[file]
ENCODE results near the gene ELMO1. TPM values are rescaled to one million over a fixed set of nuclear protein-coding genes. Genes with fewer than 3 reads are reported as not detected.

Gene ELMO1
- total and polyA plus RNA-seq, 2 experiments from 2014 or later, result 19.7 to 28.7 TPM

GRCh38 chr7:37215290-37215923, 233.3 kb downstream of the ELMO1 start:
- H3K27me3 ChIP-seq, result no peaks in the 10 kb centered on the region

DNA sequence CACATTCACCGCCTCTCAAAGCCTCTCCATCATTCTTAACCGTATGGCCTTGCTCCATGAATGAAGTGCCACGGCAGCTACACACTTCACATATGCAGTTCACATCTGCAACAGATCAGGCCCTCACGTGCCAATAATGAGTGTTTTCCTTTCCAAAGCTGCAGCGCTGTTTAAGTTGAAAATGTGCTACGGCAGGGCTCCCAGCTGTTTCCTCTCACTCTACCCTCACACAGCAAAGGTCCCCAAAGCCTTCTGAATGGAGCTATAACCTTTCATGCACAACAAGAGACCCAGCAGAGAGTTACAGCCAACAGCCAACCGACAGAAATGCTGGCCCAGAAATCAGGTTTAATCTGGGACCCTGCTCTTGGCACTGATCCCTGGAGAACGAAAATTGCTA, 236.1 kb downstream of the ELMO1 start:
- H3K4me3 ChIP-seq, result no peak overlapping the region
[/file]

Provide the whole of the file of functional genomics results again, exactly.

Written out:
ENCODE results near the gene ELMO1. TPM values are rescaled to one million over a fixed set of nuclear protein-coding genes. Genes with fewer than 3 reads are reported as not detected.

Gene ELMO1
- total and polyA plus RNA-seq, 2 experiments from 2014 or later, result 19.7 to 28.7 TPM

GRCh38 chr7:37215290-37215923, 233.3 kb downstream of the ELMO1 start:
- H3K27me3 ChIP-seq, result no peaks in the 10 kb centered on the region

DNA sequence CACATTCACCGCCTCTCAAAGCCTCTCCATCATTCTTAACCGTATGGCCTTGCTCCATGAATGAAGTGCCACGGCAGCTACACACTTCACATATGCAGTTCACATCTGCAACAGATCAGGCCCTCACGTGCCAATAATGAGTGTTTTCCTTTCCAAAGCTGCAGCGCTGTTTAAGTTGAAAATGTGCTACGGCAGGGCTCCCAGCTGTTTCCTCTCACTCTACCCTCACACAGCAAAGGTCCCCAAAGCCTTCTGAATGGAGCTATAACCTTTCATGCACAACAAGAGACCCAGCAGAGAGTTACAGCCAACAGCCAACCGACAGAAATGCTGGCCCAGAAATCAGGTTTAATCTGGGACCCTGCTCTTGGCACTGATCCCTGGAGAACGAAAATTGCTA, 236.1 kb downstream of the ELMO1 start:
- H3K4me3 ChIP-seq, result no peak overlapping the region